Historically, potash has been used in a variety of commercial and industrial products including soap, glass, textiles and ceramics. However, the most common use of potash is acting as the primary ingredient in the production of agricultural fertilizers.
Potash is required in large quantities for plant growth. Together with the two other major plant nutrients (nitrogen and phosphorous), it encourages water retention in plants, increases yields, improves taste and helps plants resist disease. These three major plant nutrients do not have any substitutes, though low nutrient-content alternatives such as animal manure, bone meal and compost can be used.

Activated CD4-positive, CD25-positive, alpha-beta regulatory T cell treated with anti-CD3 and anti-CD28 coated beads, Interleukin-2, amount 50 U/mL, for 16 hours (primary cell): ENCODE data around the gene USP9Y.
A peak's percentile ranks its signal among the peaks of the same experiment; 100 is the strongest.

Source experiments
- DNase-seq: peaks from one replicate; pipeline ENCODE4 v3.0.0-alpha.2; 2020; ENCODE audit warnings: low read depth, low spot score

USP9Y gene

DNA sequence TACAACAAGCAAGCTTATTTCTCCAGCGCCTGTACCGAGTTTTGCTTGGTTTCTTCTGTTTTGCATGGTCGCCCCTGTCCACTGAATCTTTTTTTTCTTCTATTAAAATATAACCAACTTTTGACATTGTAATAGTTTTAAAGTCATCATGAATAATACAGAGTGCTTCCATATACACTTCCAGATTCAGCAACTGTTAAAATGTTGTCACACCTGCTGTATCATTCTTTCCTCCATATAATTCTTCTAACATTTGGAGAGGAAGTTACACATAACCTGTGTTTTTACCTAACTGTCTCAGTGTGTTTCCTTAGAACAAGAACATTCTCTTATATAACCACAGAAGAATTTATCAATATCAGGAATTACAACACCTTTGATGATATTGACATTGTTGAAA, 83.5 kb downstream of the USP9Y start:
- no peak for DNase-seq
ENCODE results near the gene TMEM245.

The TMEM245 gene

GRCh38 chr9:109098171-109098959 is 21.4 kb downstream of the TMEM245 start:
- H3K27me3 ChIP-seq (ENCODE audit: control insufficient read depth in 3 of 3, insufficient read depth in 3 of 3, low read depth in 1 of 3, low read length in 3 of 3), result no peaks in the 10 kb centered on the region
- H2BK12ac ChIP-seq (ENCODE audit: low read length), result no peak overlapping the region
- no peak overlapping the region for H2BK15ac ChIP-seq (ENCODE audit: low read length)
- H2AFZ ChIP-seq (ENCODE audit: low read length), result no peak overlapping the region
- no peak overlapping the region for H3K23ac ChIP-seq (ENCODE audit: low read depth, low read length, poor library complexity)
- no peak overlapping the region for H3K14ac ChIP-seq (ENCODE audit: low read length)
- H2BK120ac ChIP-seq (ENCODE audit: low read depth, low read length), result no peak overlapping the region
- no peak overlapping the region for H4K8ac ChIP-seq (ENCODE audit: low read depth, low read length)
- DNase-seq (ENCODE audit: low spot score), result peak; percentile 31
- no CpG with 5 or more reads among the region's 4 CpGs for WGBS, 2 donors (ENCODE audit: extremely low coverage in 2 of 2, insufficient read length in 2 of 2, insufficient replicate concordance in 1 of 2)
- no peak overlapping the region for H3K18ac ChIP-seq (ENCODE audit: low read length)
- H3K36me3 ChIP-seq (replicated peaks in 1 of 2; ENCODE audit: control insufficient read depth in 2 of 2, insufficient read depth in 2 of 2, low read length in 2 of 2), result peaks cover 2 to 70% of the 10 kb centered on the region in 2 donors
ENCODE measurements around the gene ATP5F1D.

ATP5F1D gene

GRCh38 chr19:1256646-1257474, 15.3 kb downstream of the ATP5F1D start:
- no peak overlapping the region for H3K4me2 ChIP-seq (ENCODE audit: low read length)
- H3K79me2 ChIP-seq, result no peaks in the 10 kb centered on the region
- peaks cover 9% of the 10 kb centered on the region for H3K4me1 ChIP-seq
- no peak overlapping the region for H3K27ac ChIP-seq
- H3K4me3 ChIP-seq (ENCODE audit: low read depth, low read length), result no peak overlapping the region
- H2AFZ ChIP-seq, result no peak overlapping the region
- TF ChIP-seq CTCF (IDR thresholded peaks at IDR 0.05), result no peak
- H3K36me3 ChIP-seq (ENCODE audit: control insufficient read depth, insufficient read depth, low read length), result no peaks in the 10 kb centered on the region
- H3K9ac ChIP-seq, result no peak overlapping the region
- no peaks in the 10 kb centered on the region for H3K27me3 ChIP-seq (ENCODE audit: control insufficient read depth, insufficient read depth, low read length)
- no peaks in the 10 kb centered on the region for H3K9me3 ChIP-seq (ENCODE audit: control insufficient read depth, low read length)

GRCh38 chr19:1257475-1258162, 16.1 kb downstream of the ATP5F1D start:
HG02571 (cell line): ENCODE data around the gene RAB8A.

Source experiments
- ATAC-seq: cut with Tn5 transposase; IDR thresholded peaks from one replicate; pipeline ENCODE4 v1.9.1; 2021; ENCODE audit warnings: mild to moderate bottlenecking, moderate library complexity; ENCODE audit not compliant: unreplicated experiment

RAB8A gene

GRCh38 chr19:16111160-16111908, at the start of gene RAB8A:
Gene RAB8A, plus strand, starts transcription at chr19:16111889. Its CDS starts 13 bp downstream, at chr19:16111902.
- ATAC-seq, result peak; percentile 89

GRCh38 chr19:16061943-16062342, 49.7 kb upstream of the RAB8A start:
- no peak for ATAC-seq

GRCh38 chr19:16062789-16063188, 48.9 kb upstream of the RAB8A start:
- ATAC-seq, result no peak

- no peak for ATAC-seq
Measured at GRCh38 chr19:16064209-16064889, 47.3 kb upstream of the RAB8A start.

The most commonly used potash fertilizer is potassium chloride (“KCl”), also known as muriate of potash (“MOP”).
The demand for potash is generally dependent on population size and global consumption of agricultural products, particularly food products. The key drivers increasing demand for fertilizers in general, and for potash fertilizers in particular, are:
- A growing global population causing increased demand for food.
- Changing food consumption patterns, including increased meat consumption by a growing middle-class in developing countries.
- Increased consumption of biofuels, especially in industrialized countries.
It is forecasted that the global population will increase by 50%, from six billion at the end of 1999 to close to nine billion in 2050.